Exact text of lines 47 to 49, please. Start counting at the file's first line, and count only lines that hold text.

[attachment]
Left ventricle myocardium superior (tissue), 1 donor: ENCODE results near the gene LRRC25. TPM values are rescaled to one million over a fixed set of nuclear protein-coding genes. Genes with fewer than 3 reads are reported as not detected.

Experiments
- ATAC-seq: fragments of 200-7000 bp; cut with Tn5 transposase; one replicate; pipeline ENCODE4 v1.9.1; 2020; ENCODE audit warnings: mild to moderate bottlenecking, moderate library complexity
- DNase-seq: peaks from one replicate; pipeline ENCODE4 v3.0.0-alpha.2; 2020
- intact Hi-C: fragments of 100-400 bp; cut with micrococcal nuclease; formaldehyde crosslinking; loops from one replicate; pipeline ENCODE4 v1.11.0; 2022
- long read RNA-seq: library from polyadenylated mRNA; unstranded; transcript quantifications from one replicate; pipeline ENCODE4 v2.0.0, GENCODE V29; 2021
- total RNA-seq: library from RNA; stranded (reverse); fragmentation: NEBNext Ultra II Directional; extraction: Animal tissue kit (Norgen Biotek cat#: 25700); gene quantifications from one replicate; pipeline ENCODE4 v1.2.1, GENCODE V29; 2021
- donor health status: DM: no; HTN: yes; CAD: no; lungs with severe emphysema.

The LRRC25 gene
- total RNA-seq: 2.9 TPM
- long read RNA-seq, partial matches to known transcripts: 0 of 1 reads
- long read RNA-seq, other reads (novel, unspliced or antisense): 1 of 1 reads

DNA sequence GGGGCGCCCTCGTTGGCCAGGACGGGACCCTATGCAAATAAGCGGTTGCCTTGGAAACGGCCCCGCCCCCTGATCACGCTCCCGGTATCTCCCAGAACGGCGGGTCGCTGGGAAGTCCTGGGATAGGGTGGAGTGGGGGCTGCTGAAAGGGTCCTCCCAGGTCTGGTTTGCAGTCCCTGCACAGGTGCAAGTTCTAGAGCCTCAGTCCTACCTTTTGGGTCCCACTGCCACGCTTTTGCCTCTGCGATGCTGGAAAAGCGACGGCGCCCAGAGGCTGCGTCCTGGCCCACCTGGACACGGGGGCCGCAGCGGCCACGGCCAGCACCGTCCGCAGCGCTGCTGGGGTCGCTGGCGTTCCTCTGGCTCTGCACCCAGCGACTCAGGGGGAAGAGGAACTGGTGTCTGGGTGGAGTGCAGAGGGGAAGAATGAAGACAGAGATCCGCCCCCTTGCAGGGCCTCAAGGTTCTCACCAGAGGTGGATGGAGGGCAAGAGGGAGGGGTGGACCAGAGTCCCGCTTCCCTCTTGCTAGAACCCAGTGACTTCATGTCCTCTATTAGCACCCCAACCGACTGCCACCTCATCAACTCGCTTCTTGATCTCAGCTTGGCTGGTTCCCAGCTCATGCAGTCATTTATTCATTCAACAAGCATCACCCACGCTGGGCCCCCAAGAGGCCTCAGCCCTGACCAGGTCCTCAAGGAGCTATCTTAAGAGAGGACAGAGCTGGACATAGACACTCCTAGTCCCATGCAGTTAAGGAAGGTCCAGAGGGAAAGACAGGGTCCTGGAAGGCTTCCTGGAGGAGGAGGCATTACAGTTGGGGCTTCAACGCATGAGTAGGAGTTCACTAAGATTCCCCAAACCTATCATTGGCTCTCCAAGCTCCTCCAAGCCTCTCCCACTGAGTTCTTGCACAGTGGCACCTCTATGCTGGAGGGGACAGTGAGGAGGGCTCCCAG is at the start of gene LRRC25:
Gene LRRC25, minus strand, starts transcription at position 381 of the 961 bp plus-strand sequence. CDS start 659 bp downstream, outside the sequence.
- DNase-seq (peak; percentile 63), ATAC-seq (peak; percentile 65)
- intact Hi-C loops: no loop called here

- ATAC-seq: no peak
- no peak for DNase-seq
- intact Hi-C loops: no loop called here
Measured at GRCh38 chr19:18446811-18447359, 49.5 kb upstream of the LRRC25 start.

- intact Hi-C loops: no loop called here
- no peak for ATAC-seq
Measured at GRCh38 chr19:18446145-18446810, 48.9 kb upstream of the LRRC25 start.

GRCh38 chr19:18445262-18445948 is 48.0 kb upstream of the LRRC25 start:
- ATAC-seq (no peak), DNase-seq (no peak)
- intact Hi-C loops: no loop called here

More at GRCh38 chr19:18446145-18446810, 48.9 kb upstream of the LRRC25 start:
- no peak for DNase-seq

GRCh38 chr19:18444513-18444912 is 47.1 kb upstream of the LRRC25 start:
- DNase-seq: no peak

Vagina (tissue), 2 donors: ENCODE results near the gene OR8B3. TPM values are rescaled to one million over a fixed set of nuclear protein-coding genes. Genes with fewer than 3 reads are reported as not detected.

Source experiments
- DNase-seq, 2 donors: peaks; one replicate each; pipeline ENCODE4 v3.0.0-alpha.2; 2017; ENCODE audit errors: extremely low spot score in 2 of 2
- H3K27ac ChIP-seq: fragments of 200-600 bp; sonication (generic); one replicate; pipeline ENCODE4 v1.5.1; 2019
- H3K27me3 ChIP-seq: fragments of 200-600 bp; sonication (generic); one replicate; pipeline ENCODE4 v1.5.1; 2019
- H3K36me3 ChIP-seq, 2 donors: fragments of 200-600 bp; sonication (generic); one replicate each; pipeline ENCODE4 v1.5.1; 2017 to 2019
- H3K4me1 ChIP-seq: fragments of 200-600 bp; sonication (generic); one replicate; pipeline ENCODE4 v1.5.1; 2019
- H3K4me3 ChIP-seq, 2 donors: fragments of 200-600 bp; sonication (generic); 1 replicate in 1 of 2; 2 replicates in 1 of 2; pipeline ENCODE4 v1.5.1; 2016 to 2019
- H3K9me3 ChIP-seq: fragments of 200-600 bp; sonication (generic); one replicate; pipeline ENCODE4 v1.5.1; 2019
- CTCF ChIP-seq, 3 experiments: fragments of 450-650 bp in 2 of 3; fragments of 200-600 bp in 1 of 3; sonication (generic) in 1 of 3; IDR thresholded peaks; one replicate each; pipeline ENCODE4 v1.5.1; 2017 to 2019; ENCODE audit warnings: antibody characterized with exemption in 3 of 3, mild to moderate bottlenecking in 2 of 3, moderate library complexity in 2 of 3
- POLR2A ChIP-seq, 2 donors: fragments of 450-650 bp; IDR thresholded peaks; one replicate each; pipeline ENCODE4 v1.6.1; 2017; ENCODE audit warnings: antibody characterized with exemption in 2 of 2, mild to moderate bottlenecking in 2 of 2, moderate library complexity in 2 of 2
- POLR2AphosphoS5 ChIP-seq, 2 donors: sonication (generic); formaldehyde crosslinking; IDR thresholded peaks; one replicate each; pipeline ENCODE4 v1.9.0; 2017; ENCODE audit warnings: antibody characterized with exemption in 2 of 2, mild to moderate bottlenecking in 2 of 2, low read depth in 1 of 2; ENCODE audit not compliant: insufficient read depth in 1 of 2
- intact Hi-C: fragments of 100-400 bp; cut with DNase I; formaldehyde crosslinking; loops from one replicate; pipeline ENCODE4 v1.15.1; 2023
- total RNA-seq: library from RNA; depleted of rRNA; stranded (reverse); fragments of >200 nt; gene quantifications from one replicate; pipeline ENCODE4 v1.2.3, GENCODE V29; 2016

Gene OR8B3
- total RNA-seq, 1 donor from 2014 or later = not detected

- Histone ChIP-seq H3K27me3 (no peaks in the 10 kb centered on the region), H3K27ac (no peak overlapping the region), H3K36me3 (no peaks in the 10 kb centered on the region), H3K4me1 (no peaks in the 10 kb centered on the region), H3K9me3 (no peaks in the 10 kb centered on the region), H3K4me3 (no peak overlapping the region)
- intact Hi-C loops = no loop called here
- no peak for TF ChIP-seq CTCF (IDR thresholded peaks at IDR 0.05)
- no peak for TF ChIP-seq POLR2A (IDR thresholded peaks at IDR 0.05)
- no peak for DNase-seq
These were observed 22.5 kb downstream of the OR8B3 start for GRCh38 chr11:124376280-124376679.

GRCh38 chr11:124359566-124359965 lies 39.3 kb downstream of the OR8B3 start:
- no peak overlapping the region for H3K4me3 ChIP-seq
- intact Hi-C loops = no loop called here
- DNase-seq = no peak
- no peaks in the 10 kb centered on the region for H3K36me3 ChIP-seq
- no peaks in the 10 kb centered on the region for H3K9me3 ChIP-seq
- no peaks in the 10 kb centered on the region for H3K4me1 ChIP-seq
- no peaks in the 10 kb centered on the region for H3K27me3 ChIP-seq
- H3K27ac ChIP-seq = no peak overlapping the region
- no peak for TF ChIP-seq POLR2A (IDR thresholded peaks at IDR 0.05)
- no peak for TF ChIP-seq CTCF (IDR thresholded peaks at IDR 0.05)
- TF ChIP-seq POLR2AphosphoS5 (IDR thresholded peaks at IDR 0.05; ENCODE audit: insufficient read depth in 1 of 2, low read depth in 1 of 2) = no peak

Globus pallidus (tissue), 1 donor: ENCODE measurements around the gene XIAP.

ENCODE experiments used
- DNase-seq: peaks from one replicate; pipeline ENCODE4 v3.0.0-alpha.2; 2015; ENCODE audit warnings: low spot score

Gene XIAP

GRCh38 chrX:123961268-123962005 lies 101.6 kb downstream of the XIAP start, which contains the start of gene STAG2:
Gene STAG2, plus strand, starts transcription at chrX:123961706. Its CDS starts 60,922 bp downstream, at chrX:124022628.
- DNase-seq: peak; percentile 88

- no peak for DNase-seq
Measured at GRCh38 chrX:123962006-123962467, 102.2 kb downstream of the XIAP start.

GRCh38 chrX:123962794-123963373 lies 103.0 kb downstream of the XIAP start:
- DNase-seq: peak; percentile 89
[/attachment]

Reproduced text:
- Histone ChIP-seq H3K27me3 (no peaks in the 10 kb centered on the region), H3K27ac (no peak overlapping the region), H3K36me3 (no peaks in the 10 kb centered on the region), H3K4me1 (no peaks in the 10 kb centered on the region), H3K9me3 (no peaks in the 10 kb centered on the region), H3K4me3 (no peak overlapping the region)
- intact Hi-C loops = no loop called here
- no peak for TF ChIP-seq CTCF (IDR thresholded peaks at IDR 0.05)